Despite some blemishes, WRC 9 offers a solid, if challenging, experience.
Off-road racing is an experience all its own. With no racers and only sparse crowds around you, it’s just you and your skills. Both punishing and rewarding, WRC 9 captures the technical skill of the sport in a way that manages to be enjoyable while doing justice to the sport and the skill it requires. It’s not perfect, and returning fans may find it plays things a bit too safe in some areas. But overall, WRC 9 is a solid entry in the series.
If you’re coming into this as a returning player, you may initially be disappointed by what you see. There’s very little that’s different, at least at first glance. The game’s interface is very similar to previous games. The structure, menus, and mechanics behind the career mode are similarly unchanged. While this does make it easy for returning fans to know exactly where to start, it’s more of an issue than anything else. The menus and interface have always been clunky, and WRC 9 is no exception. Navigating the menus for the career mode especially can be clunky and unintuitive, particularly if you’re playing on consoles like I was. The controls and interface never quite feel natural. It’s one thing to make incremental changes, but leaving the interface completely unchanged wasn’t the best call.
"It’s not perfect, and returning fans may find it plays things a bit too safe in some areas. But overall, WRC 9 is a solid entry in the series."
The game suffers some other issues on the technical front as well. Load times, at least on consoles, were a bit longer than I would have expected. It can definitely get a bit frustrating waiting through them, especially with the repetitive soundtrack. The music is generic, and doesn’t really seem to fit the atmosphere of the sport. This is a minor complaint, for sure, and you can mute the music if you want, so it isn’t really a big deal. But it doesn’t make those long load times any less irritating.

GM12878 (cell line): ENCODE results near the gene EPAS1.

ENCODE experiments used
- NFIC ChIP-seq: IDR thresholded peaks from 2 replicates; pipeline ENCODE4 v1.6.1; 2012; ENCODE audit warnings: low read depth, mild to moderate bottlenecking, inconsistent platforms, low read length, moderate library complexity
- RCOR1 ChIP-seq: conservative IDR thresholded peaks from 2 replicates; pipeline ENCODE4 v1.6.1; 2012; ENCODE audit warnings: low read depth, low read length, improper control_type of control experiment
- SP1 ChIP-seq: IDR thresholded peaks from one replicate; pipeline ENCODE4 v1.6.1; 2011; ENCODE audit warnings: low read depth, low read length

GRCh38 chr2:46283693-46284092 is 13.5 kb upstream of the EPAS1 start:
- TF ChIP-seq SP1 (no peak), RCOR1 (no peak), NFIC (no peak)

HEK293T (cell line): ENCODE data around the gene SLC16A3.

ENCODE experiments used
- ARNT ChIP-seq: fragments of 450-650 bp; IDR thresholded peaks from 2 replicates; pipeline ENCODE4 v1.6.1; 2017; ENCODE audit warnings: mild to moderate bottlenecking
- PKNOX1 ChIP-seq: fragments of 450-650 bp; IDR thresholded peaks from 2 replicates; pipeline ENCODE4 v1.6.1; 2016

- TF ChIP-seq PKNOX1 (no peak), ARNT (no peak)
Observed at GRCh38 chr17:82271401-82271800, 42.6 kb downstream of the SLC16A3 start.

WRC 9 also has some other technical stumbles as well. For the most part, the visuals are solid. Cars look great both on and off the track. The lighting and weather effects are similarly solid. And the damage modeling for the cars is impressive. The environments also look good, especially when viewed from a distance. Up close, there are some hiccups, particularly regarding aliasing, but it’s nothing too major. It’s not gonna win any awards for its visuals, but they look nice and get the job done well enough. But where the issues really lie here is the audio. Beyond the aforementioned soundtrack, the sound design in general is lacking. Most of the cars sound identical to one another. The game’s audio mixing is also strange, with some sounds coming through far louder than they were likely intended to. At times the audio would even cut out on me altogether. This is especially true of the car audio. Engine and impact sounds would sometimes glitch and just not play. These issues aren’t game breaking, but they are strange, and they definitely bring the game down on a technical level.
But that’s not really the important thing here. What matters in a game like this is the driving. Thankfully in that regard, WRC 9 is a strong contender. The cars handle well, and the controls for driving are simple to pick up. The game does a great job of simulating all of the different factors and conditions that can affect your handling during a race. Different cars handle differently, as do different types of terrain. WRC 9 does a particularly great job here. The different environment, terrain, and weather effects are absolutely stellar, and they are simulated perfectly. Snow has no traction, and slipping and sliding is a regular occurrence. Mud and rain affect your grip, and it’s easy to get bogged down in thick mud if you aren’t careful. The game does a wonderful job handling the interactions between your car and the environment. Everything behaves in a realistic way, difficult to manage, but consistent in that difficulty. The physics are really top notch in this regard.